5. It reduces password fatigue: To prevent cybercrime, security professionals insist on unique passwords for every single application. This means that the average user must remember dozens of passwords for personal and office use. Unfortunately, this often leads to “password fatigue.”
  6. It prevents Shadow IT.
  7. Reduces User time: Users will spend less time logging into various apps to do their work. Ultimately it enhances the productivity of businesses.

With more applications moving to the cloud, security and data are a prime concern, CASB Cloud Access Service Broker solution with SSO single sign-on as a framework greatly improves system and application security.


We would be covering the CASB Part in our next blog post in this series.

Preventive Security Essentials – Monitoring and Analytics ( Part 1)

By Blogs No Comments

As part of bringing awareness and what matters the most when it comes to cybersecurity proactive prevention, we are here with yet another blog post and the required essentials.

If we could put it this way – With the ongoing pandemic (COVID-19) many of us have new realizations!. Cybersecurity and COVID-19 are two different challenges, but they do have key common things. Both are global – we all are vulnerable to them, they do not respect boundaries, they don’t discriminate any, and impacts everyone., Again both require basic measures in place to first prevent. That basic Hygiene is the best measure! so far.

Taking up with cybersecurity – Organizations across wants to ensure that their data and services are secure, up & running for delivering business operations with customer confidence. Hence – Proactive prevention.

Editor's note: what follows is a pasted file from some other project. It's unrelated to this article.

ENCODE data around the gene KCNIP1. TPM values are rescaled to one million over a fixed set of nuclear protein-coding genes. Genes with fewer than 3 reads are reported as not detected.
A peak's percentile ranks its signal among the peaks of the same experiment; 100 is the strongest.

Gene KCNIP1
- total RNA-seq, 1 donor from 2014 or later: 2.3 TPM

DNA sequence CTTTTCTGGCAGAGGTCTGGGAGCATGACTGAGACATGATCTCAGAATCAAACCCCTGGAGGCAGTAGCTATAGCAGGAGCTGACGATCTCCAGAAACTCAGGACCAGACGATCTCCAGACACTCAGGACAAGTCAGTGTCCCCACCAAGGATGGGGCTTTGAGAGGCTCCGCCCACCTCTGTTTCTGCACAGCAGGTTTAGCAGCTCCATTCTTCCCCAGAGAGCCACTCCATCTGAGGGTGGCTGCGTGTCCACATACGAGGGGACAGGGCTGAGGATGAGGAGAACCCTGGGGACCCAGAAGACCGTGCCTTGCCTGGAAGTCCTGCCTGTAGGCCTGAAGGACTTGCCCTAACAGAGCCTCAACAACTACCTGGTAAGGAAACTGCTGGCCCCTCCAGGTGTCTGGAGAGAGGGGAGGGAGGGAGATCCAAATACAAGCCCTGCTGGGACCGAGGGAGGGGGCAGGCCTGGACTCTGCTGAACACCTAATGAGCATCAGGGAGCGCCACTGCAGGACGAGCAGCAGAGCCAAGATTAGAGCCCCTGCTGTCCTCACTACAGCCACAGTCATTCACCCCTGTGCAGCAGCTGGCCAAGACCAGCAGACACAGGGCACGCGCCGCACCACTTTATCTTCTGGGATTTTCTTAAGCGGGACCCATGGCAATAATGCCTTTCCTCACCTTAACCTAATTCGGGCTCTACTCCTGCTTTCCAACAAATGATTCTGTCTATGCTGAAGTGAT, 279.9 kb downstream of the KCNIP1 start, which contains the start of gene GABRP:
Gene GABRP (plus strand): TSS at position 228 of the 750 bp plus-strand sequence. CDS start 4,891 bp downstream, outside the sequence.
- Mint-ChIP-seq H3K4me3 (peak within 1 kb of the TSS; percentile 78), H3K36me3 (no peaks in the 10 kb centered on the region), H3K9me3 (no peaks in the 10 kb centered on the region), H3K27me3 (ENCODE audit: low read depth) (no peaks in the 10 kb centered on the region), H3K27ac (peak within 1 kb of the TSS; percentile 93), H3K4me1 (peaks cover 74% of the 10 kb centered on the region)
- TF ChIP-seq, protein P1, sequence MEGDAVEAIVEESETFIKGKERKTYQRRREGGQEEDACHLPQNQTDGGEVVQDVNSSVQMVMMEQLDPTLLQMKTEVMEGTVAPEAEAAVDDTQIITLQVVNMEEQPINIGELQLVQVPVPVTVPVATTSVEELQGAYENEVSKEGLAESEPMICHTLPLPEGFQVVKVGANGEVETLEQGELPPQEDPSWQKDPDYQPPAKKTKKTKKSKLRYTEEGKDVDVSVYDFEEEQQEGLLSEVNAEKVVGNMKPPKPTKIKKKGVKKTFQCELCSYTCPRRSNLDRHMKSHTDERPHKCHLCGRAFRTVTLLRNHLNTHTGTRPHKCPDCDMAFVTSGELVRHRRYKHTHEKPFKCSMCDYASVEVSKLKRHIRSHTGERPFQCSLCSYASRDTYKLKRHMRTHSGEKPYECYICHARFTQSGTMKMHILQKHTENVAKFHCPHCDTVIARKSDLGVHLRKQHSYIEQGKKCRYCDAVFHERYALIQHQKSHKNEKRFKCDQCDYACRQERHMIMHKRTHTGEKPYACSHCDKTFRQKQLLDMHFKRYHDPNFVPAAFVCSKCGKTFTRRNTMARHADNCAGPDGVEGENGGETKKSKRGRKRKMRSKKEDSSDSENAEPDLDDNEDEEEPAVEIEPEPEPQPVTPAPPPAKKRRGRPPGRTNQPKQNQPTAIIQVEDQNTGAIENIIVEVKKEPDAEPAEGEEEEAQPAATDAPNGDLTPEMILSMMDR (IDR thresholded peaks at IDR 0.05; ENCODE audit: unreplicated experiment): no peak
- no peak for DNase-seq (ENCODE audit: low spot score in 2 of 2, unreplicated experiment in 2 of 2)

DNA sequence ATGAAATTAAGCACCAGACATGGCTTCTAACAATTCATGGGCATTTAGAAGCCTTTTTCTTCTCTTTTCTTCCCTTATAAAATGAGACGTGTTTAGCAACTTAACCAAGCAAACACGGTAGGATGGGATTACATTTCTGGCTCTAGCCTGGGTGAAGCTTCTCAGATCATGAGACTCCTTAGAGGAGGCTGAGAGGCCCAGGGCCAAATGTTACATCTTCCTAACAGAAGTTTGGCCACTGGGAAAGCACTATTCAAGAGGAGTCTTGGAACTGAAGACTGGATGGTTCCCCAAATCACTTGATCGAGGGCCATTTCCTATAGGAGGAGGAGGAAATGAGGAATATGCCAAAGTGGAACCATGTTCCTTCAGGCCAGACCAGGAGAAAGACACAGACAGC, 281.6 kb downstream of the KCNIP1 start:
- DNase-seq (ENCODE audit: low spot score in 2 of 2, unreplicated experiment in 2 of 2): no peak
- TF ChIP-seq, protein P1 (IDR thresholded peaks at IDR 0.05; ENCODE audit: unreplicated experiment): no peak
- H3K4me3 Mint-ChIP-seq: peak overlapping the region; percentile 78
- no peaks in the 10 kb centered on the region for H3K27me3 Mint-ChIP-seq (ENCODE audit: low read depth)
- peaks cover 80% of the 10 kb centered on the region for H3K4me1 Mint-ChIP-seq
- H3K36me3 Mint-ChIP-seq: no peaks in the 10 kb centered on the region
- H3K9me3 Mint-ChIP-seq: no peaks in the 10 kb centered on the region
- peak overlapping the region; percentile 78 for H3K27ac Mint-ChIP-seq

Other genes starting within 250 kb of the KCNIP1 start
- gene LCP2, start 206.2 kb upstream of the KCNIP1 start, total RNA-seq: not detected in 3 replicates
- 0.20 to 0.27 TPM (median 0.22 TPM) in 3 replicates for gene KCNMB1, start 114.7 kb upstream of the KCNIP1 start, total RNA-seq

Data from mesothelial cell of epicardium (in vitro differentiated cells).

In order to conduct business securely, as a first step organizations need to understand their exposure, where the threats can emerge and need to know how users are accessing business-critical services. To do this IT teams must adopt a platform that continuously monitors and recognizes the users, devices, networks, and services being used. Simply you cannot protect what you can’t see.

Most organizations implement different security solutions like firewalls as silos that could help them protect, but hackers use modern techniques to penetrate systems which means IT also needs to adopt technologies that help them gather, correlate, alert by analyzing event data from integrating security solutions. Thus, the need for an effective cybersecurity monitoring system is seen as basic and essential. Because on a regular basis no one would have enough time to go through the number of data sets that systems present,. We need meaningful analytics and actionable information out of monitoring systems.